CUTS: A TRADITIONAL SCULPTURE

2011-2013

 

Cuts: A Traditional Sculpture is a large body of work with several components. It began with a six month durational performance and generated video installations, photographs, watercolors, and a magazine.

This body of work is a reinterpretation of Eleanor Antin’s 1972 performance Carving: A Traditional Sculpture, in which Antin crash dieted for 45 days and documented her body daily with photographs from four vantage points. Cassils instead used a mastery of bodybuilding and nutrition to gain 23 pounds of muscle over 23 weeks. Unlike the feminine act of weight loss in Antin’s performance, Cassils’s performance involves a transformation into a traditionally masculine muscular form. Below are four grids of time lapse photographs of Cassils’s transformation sorted by vantage point, offering a striking overview of the entire performance that draws out its conceptual clarity. This twist on “getting cut” queers the trans body by showcasing the cut of musculature as opposed to the cut of the surgeon’s knife.

Header image: Time Lapse (Front). Photos By Cassils, 2011. (40 X 60) & Advertisement: Homage to Benglis. Photo By Cassils and Robin Black, 2011. (30 X 40).

Images: Time Lapse (Front). Photos By Cassils, 2011. (40 X 60), Time Lapse (Left). Photos By Cassils, 2011. (40 X 60), Time Lapse (Back). Photos By Cassils, 2011. (40 X 60), Time Lapse (Right). Photos By Cassils, 2011. (40 X 60).

For the purposes of this website Cassils has compiled a video from multiple sources project documentation.

Advertisement: Homage To Benglis
Photo By Cassils and Robin Black, 2011. (30 X 40)

 

Cassils collaborated with photographer and makeup artist Robin Black to create Advertisement: Homage to Benglis, in which Cassils stages an homage to Linda Benglis’s Advertisement (1974). Rather than buy advertisement space in Artforum, the two artists capitalized on their connections in both on- and off-line gay fashion/art publications to disseminate these self-empowered images of trans representation. Substituting a ripped masculine physique for a double-ended phallus, they leaked the images without disclosing anything about their subject but including links to a blog about the project. Placing this image within these contexts signals the shifts in our cultural landscape, and highlights the role of artists like Benglis in bringing about those changes.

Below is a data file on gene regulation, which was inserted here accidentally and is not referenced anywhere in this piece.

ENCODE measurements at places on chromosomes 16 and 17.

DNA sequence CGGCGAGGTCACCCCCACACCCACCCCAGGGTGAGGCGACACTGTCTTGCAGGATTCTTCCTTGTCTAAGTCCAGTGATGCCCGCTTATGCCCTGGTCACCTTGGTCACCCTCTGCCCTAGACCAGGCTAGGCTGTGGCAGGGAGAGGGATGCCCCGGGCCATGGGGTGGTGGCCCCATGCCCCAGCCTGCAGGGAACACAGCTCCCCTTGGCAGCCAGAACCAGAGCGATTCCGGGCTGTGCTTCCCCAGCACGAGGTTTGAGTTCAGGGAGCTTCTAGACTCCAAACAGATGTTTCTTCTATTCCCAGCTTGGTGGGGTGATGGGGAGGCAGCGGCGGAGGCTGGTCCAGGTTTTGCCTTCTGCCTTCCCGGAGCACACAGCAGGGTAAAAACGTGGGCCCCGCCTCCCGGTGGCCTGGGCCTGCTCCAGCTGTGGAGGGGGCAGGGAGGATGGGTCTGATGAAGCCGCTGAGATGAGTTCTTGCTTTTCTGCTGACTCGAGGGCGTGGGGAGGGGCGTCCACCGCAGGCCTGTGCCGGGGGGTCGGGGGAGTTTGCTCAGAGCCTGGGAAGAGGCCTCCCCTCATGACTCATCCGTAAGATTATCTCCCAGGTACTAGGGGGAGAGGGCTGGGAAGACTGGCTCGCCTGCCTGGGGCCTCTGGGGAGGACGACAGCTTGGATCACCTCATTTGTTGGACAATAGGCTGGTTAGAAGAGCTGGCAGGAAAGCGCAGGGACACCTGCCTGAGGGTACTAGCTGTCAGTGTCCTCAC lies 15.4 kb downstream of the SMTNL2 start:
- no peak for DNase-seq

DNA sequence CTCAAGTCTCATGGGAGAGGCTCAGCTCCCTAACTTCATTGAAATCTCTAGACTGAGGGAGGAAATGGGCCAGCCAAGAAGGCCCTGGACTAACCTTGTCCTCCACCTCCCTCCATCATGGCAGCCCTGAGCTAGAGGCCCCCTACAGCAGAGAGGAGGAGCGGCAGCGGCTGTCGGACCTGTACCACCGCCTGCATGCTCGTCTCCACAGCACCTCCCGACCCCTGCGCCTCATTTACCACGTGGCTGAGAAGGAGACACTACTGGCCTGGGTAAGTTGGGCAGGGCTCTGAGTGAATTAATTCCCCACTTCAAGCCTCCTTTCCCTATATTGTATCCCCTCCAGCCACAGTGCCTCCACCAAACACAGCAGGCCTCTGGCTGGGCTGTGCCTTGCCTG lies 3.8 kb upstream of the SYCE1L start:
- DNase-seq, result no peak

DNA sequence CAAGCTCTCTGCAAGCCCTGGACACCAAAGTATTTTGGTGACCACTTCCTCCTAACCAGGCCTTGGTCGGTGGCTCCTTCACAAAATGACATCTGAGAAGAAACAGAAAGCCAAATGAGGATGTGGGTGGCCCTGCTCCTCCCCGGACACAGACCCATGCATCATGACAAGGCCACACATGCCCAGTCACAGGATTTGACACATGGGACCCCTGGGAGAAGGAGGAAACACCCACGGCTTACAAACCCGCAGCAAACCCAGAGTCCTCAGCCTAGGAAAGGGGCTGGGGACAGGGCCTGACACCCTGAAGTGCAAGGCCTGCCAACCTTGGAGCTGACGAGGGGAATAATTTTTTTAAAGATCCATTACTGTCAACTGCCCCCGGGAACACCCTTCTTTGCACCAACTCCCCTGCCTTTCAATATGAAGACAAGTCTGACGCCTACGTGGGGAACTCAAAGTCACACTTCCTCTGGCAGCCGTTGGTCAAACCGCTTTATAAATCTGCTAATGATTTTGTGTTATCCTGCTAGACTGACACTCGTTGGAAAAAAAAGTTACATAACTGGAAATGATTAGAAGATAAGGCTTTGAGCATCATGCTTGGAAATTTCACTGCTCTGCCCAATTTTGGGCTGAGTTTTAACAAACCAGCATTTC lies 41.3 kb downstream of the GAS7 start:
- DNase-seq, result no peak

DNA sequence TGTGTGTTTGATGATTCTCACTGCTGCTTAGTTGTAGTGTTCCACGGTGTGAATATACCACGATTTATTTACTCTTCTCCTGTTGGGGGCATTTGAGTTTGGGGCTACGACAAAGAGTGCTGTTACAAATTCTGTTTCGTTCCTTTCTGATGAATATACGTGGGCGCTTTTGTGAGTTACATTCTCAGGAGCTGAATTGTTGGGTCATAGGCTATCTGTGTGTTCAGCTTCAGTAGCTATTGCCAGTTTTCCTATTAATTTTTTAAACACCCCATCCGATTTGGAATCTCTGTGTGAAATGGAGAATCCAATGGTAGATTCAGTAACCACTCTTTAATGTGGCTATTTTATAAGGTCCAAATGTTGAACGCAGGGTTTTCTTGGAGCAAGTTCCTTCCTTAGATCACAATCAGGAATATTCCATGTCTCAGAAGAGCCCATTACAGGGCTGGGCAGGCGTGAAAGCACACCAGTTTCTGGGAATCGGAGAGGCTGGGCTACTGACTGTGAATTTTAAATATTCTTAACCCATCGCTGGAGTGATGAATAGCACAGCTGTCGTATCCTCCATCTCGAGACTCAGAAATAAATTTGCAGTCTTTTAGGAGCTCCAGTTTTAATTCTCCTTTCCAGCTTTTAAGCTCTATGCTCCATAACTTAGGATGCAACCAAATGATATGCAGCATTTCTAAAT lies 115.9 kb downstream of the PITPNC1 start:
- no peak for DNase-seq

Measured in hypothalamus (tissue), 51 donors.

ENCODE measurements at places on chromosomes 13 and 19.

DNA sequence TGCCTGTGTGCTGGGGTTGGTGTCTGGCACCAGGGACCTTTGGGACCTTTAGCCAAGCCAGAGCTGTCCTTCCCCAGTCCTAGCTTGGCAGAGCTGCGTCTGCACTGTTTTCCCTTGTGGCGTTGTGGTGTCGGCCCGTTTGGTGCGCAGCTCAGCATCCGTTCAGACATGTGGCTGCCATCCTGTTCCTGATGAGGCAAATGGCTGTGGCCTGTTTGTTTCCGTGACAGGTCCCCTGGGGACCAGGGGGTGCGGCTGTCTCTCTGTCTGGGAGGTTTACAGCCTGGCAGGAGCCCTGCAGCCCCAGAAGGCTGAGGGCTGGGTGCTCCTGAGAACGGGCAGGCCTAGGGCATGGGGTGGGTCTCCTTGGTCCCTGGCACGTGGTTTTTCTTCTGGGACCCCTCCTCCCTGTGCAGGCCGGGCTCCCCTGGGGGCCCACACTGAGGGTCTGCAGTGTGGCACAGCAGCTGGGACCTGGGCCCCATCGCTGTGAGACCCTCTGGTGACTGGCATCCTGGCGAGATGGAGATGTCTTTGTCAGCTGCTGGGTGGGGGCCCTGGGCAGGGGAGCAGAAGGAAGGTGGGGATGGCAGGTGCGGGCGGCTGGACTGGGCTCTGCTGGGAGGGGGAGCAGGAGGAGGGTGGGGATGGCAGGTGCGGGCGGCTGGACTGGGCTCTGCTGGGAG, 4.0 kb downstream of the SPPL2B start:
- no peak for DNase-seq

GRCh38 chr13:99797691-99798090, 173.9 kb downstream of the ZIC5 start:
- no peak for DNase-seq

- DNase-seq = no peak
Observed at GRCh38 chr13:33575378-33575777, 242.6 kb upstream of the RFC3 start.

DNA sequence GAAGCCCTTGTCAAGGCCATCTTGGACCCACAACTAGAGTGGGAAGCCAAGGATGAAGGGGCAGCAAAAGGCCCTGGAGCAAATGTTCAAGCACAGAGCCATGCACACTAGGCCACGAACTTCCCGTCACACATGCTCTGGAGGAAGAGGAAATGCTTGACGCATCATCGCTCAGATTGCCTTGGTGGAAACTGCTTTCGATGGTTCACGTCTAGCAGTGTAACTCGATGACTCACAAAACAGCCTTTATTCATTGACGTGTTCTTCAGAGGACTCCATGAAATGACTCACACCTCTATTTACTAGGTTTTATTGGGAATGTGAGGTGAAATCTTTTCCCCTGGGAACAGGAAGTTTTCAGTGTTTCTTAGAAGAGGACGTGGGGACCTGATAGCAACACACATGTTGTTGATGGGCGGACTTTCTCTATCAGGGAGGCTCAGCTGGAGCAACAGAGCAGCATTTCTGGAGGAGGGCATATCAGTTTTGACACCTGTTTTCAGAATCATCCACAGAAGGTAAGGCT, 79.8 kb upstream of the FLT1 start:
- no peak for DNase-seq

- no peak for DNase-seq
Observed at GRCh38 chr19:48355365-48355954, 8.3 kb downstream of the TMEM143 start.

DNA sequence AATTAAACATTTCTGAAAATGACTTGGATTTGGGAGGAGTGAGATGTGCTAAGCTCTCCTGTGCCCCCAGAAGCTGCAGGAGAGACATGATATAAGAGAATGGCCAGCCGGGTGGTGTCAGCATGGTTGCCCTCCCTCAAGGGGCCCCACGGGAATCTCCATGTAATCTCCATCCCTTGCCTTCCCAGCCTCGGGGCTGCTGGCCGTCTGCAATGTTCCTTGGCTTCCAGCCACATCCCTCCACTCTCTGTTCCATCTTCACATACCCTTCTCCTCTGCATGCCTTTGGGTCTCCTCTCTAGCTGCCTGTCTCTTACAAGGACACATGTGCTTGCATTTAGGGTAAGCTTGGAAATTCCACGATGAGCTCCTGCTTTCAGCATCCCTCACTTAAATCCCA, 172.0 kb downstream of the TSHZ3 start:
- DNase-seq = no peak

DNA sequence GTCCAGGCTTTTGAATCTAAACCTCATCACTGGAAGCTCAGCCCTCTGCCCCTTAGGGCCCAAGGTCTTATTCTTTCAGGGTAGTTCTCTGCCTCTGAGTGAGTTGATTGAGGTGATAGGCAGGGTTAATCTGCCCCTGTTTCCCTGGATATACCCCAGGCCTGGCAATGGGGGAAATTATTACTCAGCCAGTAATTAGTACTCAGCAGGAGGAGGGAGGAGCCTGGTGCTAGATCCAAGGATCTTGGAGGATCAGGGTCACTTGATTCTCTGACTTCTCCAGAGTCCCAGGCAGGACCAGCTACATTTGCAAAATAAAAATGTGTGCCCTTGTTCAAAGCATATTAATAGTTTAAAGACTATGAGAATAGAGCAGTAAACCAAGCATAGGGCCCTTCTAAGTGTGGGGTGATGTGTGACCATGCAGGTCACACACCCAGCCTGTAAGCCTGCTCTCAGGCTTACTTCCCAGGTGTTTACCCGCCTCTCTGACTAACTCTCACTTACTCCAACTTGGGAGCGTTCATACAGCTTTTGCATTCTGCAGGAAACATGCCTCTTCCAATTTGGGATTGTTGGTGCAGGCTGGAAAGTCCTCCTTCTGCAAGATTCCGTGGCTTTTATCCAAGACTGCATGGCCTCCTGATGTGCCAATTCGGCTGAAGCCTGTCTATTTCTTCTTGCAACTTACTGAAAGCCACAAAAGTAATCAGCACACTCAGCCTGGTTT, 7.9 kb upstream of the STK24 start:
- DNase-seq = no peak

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LADY FACE // MAN BODY

 

Lady Face // Man Body is a glossy magazine consisting of several  “pin ups” taken during the photo shoot for Advertisment: Homage to Benglis. You can view the magazine at www.ladyfacemanbody.com. You can purchase the full color magazine Lady Face Man Body here.

Images: Lady Face//Man Body, Magazine Cover, Photo By Cassils and Robin Black, 2011. (11 X 17 in.), Advertisement: Homage to Benglis. Photo By Cassils and Robin Black, 2011. (30 X 40),Lady Face//Man Body Series, Pin Up 1, Photo By Cassils and Robin Black, 2011. (11 X 17 in.), Lady Face//Man Body Series, Pin Up 5, Photo By Cassils and Robin Black, 2011. (11 X 17 in.), Lady Face//Man Body Series, Pin Up 6, Photo By Cassils and Robin Black, 2011. (11 X 17 in.)

 

Fast Twitch//Slow Twitch

Two channel, large scale video installation. 2011.

 

Fast Twitch// Slow Twitch is a video made as part of an endurance performance entitled Cuts: a Traditional Sculpture. When installed in a gallery setting, Fast Twitch// Slow Twitch uses two large screens.  One of these screens displays a time-lapse animation that collapses the 23 weeks of daily photographs of Cassils’s transformation into 23 seconds, while the other screen juxtaposes the speed of the time-lapse with highly stylized scenes in painful slow motion, scenes which depict a process laden with exhaustion, pain, nausea, trembling, and jouissance.  To see the original version of Fast Twitch// Slow Twitch please contact the artist or Ronald Feldman Fine Arts.

Images: Installation Shot of Fast Twitch// Slow Twitch, Projected, large scale, two channel video installation, Cassils Compositions (Solo Show), Trinity Square Video, Toronto, 2013

DISFIGURED PINUPS
When Cassils circulated these trans positive self-determined images on the Huffington Post – in the Gay Voices section – they were met with a litany of hatred, confusion, and phobic comments. The defaced pin-up reflects the artist’s desire to push representation forward, as well as the hostility with which such acts are met. Placing these pin-ups within these contexts signals the shifts in our cultural landscape, and the role of artists like Benglis in bringing about those changes.

Images: Lady Face//Man Body Series, Pin Up 2, Photo By Cassils and Robin Black, 2011. (11 X 17 in.), Disfigured Image: Anatomically Correct. Collage: photo paper, marker, gouache, razor etching. By Cassils, 2013. (11 X 17 in.), Disfigured Image: Cut Up: Comments From Huffington Post Article. Collage: photo paper, marker, gouache, razor etching. By Cassils, 2013. (11 X 17), Disfigured Image: The Resilient 20%. Collage:photo paper, marker, gold paint, gouache, razor etching. By Cassils, 2013. (11 X 17) .

Maxing Out in Opera Pink Versions 1, 2 and 3

 

What we are seeing is a profound act of consumption, combined with the almost orgasmic exertion of “maxing out” in pursuit of a bodily image that is ultimately unsustainable.  The moment of its fruition is fleetingly captured by Cassils’s rosy watercolor renditions (Maxing Out in Opera Pink Versions 1, 2 and 3).

Images: Maxing Out Opera Pink, (Version 1), Water Color, 2013. (6.75 X 8.5), Maxing Out Opera Pink, (Version 2), Water Color, 2013. (7.75 X 8.5), Maxing Out Opera Pink, (Version 3), Water Color, 2013. (6.5 X 5.75)